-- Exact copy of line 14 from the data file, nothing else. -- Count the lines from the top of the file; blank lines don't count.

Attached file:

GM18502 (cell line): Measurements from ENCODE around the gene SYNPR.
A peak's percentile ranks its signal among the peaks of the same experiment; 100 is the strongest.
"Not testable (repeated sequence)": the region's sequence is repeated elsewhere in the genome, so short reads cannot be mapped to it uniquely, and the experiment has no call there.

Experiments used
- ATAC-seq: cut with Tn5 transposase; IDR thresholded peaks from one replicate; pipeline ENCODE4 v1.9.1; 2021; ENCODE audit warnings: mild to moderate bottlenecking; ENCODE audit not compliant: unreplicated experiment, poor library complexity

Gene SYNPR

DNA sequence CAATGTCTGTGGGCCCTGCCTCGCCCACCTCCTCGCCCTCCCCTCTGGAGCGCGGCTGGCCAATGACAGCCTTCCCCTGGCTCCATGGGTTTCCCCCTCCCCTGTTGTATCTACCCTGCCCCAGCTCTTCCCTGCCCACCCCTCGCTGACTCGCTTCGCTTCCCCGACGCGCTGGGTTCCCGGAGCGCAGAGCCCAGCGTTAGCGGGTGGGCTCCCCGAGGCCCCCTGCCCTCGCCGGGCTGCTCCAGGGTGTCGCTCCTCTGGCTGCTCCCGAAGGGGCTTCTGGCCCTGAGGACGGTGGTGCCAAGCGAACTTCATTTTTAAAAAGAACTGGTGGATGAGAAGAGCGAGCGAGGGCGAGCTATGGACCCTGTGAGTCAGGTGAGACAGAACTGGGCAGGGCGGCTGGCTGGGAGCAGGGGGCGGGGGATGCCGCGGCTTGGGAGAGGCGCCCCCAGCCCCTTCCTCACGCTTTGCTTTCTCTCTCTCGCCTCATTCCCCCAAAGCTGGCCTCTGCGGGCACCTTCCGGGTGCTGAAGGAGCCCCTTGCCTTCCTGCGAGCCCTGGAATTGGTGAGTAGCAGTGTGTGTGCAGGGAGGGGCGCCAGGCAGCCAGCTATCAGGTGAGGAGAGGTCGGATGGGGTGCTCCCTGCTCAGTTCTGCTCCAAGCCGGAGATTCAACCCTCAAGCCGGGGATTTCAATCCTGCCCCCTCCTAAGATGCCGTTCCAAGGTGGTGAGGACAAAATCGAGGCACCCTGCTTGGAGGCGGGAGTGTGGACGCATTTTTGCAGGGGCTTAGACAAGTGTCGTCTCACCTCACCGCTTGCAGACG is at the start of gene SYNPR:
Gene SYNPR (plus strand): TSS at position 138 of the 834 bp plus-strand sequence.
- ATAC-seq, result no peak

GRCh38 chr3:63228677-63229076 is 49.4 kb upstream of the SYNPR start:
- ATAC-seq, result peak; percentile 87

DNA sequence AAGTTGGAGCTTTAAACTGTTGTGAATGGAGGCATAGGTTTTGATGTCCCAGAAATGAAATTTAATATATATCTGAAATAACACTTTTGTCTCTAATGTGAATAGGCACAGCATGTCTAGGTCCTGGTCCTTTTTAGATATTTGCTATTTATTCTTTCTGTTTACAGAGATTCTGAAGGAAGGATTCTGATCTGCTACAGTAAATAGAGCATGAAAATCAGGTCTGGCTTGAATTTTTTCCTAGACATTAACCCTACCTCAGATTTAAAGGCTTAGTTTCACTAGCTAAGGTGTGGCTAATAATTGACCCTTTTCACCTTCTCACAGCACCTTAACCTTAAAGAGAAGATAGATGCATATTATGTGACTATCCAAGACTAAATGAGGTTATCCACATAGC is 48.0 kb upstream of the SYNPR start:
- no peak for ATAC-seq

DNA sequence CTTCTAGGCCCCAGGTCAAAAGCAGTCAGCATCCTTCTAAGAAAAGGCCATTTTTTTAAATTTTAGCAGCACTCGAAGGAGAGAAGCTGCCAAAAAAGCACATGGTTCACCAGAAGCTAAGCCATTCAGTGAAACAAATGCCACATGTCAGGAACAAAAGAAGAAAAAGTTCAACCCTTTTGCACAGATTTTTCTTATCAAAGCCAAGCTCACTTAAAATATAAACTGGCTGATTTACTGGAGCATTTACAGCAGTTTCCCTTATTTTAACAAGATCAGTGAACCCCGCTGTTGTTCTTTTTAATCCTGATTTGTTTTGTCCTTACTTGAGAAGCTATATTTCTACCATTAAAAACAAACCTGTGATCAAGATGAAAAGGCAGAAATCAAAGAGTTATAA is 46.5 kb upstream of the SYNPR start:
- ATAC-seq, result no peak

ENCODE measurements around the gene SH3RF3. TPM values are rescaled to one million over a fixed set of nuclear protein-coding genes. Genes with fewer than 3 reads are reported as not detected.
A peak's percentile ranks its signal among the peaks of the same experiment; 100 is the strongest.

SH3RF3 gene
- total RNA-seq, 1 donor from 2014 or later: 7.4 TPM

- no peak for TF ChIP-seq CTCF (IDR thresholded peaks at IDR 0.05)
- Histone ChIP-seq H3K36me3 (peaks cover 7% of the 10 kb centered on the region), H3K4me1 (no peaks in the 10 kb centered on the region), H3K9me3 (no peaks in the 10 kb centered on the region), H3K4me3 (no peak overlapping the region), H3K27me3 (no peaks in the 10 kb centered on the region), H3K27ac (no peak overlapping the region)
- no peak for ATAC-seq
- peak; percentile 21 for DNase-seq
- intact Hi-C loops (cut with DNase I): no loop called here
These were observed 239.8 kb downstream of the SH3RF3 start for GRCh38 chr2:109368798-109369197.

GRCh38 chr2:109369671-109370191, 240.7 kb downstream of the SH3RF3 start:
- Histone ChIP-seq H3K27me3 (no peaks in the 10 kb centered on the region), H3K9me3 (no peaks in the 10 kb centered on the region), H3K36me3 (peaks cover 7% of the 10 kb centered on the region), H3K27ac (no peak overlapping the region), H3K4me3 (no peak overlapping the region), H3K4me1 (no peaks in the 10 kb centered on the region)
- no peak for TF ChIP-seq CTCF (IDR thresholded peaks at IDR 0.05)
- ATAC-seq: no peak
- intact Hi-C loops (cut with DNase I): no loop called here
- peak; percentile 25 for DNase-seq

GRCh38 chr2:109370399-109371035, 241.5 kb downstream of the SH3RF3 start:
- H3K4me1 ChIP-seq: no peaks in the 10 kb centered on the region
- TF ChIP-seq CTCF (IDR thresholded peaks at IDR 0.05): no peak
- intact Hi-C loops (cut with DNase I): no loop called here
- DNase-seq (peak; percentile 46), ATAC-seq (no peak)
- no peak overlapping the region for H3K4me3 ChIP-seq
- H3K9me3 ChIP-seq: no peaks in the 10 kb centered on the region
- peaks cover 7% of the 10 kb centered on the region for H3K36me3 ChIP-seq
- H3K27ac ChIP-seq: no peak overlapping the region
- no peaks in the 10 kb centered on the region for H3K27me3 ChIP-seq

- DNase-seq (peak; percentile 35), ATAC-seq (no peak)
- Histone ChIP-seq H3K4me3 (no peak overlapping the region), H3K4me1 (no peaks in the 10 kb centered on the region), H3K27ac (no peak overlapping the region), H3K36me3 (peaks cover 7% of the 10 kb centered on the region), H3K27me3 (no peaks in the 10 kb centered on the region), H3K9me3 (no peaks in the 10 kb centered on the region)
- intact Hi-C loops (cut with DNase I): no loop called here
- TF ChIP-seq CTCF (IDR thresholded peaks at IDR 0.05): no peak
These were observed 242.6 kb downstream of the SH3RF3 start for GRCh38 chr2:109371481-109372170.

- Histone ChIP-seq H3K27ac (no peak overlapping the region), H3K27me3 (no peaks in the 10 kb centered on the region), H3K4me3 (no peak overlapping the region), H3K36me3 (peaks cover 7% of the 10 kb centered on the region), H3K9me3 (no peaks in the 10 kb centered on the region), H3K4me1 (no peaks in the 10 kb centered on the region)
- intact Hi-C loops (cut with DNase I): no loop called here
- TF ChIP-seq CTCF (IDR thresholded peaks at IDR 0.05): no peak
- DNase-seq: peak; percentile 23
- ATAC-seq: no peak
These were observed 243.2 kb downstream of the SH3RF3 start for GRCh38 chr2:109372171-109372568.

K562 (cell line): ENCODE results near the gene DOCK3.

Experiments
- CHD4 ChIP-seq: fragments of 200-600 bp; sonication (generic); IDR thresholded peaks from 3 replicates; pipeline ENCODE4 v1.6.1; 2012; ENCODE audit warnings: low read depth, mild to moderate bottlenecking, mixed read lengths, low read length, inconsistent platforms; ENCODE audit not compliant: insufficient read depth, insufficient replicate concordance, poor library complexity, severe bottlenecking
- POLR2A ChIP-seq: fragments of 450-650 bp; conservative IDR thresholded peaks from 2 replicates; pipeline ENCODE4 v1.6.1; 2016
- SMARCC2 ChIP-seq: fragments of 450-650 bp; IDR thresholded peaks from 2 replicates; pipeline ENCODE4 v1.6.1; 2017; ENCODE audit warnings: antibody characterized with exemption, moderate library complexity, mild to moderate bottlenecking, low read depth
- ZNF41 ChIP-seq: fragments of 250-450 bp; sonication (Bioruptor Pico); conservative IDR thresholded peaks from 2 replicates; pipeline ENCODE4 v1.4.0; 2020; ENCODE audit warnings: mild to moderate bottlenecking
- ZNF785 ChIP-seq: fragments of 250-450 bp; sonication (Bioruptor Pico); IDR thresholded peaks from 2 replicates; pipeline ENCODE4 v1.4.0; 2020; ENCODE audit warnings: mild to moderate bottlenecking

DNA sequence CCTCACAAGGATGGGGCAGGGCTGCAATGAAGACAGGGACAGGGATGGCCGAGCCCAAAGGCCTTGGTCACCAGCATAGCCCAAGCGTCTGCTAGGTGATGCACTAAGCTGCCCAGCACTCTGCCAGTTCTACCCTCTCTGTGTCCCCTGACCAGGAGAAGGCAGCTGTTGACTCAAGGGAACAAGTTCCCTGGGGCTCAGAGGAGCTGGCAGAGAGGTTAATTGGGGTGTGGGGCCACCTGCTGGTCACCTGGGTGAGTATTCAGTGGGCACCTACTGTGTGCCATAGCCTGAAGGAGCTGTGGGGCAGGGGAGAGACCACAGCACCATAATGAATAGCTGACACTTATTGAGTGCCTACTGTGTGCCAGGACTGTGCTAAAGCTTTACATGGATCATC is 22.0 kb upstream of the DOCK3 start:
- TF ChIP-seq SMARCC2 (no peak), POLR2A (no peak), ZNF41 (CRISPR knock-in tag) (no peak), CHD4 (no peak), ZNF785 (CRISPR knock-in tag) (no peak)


DNA sequence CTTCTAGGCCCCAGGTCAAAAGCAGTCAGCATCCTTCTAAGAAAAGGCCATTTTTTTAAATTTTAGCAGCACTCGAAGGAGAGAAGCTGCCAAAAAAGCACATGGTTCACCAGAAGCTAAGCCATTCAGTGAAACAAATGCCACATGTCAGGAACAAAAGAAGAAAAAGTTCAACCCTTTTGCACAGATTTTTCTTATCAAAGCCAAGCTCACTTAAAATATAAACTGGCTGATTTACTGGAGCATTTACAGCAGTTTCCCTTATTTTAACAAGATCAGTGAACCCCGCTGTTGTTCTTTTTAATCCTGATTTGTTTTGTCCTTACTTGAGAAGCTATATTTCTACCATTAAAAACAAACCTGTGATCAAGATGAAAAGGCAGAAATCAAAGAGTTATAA is 46.5 kb upstream of the SYNPR start: